Tuesday, July 13, 2010

Basic Needs

Making concessions and cutting back have been constant themes in my life for the past two years. It’s been a sad reality of the current economic time. Even when I had a job, there was a persistent looming fear of impending unemployment. When my archaic, non-flat screen TV broke, my wife scowered her online community (thank you Nesties) for a new TV. Not only were we given a TV that was even better than the one that broke, we were also offered a couch and a bed (which we didn’t need, but appreciated the offer!). The kindness of “strangers” has helped a lot of people in need.

My first job out of graduate school was for a small start-up company. Right before I started, money was poured into the company from outside investors to develop a cool technology aimed to revolutionize certain sleep disorders. But here’s the truth about “other people’s money”: they control you…and your fate. They can pull the funds without notice. This is hardly unprecedented.

When the subprime bubble burst, it didn’t take a genius to know our greener days were over. The outside money, which had been staked in real estate, immediately dried up and soon after, so would my company. I agreed to take a drastic pay cut just to help us all stay afloat longer…or until I could find another job. However, other, more stable companies were having massive layoffs. Even if a job opening was posted, the competition flooded the market. Some weeks I got paid. Most weeks I didn’t.

My wife and I were no strangers to living “cheaply”. Our entire relationship had survived the financial realities of a graduate student income paired with a non-profit salary. Some concessions were easy. That LCD TV could wait. That weeklong vacation could be substituted for a short weekend getaway at a friend’s house. Other cutbacks were difficult. Stopping payments into our son’s college fund was tough. That new house would have to wait despite the fact that we were bursting out of the seams of our current home. All of these cutbacks were a means to an end. It was temporary until something better came along.

Despite all of our concessions, we’ve been relatively fortunate. Thanks to the kindness of friends, family and even strangers, never once did we have to sacrifice basic necessities of life. We could always provide food and a comfortable, safe environment for our family.

However, many people have it worse. Many families have sacrificed basic necessities, such as food, electricity, and even shelter. One of the most over-looked sacrifices is diapers. When families have to choose between food, rent, electricity, or diapers, they are forced to cutback on this basic child necessity. Instead, many of these families who struggle with diaper need reuse soiled or wet diapers. Furthermore, daycare facilities often require a day’s worth of clean diapers, so instead of sending their children to daycare, they stay home with them unable to work. It can be a vicious cycle.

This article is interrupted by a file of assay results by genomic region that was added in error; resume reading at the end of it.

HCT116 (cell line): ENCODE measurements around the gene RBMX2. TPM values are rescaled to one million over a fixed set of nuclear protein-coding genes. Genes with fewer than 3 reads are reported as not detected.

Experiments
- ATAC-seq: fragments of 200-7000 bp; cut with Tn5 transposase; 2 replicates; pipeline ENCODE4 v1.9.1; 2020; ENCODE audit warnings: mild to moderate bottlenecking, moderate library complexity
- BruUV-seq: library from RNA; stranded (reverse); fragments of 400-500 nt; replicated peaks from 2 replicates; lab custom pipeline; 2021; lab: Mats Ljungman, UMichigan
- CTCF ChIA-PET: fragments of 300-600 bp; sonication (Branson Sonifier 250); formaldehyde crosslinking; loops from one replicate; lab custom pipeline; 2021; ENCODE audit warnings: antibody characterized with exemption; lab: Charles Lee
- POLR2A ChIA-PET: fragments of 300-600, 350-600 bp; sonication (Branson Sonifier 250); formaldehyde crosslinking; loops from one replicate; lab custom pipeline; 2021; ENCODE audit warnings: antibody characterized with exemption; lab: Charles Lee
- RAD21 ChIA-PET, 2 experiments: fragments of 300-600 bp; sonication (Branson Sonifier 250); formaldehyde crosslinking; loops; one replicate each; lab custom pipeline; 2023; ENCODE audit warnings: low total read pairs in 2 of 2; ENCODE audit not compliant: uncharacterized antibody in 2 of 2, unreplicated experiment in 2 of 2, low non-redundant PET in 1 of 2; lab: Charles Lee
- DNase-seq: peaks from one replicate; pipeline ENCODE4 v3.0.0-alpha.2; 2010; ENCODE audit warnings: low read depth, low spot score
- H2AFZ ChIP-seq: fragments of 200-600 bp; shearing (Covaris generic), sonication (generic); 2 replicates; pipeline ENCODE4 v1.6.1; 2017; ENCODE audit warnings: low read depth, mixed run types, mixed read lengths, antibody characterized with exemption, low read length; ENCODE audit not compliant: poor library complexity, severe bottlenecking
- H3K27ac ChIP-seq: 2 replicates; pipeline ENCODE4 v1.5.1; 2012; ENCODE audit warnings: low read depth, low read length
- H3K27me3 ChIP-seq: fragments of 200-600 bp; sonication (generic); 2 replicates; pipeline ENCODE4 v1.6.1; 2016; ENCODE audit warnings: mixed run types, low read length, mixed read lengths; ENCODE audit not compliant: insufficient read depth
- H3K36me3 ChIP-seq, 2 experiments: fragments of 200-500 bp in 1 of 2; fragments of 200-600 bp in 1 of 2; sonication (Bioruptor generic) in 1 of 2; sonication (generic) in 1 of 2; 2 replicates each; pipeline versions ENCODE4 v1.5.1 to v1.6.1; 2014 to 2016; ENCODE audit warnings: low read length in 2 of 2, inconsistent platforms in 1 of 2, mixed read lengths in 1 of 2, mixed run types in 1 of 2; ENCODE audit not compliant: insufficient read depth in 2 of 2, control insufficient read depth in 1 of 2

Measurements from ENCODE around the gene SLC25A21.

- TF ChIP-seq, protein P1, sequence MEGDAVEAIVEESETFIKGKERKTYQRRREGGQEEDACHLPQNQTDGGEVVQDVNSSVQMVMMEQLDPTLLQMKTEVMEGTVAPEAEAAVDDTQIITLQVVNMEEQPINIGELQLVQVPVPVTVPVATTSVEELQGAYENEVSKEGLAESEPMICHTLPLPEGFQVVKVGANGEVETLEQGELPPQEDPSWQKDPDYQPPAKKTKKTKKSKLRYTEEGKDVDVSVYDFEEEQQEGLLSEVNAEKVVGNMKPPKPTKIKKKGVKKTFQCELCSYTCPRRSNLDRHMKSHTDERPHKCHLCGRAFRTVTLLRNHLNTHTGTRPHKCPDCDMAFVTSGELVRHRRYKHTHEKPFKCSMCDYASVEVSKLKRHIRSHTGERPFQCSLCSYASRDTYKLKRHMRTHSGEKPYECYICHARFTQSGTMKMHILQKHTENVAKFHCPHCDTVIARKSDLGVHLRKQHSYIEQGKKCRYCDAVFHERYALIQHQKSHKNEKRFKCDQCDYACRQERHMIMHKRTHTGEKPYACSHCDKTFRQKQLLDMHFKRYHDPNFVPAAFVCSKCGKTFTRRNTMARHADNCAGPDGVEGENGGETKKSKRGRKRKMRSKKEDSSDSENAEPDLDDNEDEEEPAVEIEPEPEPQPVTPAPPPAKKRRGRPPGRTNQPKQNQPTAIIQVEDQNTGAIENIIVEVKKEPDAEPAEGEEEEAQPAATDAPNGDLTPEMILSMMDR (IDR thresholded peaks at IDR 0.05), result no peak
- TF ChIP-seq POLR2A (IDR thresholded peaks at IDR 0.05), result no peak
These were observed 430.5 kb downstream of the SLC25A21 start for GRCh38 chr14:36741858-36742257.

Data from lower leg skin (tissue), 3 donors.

The lack of clean diapers is a serious health risk that has often been overlooked. Most public resources focus solely on food and nutrition for families, but do not cover the cost of diapers. Children are forced to wear wet, dirty diapers for extended periods of time, which can result in physical and emotional suffering.

A Life Unexpected is proud to be volunteering in partnership with the National Latina Health Network, to shed light on this unmet need. Huggies has created a program, called Every Little Bottom, to help get diapers to babies in need. In the next eight months, Huggies will donate up to 22.5 million diapers to babies in the U.S. and Canada, with many of these diapers going to diaper and food banks.

With your help, A Life Unexpected aims to contribute at least 500 diapers to the cause!

This is our chance to help make a difference. A Life Unexpected is organizing our second outing, but this time, in addition to fun, we aim to aid those in need. We will host two separate play dates at Holmdel Park – one on a weekday and one on a weekend. To help support families struggling to provide the basics for their children, we ask that you bring an unopened package of diapers. It doesn’t have to be much (and it doesn't have to be Huggies) because every diaper helps. Of course, large boxes will be greatly appreciated as well. All diapers will be donated to the Huggies Every Little Bottom campaign.

Holmdel Park features the Historic Longstreet Farm, where we can visit with horses, cows, pigs, and other animals. It’s a great place to let the kids explore nature while we socialize and have fun!

Send an email to alifeunexpected.jtm@gmail.com to receive an official evite. The evite will include additional information, including dates and directions. I’m really excited to help make a difference – I hope you’ll join us!




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2 comments:

  1. Thank you for this wonderful GTG idea. We all can make a difference!!!!

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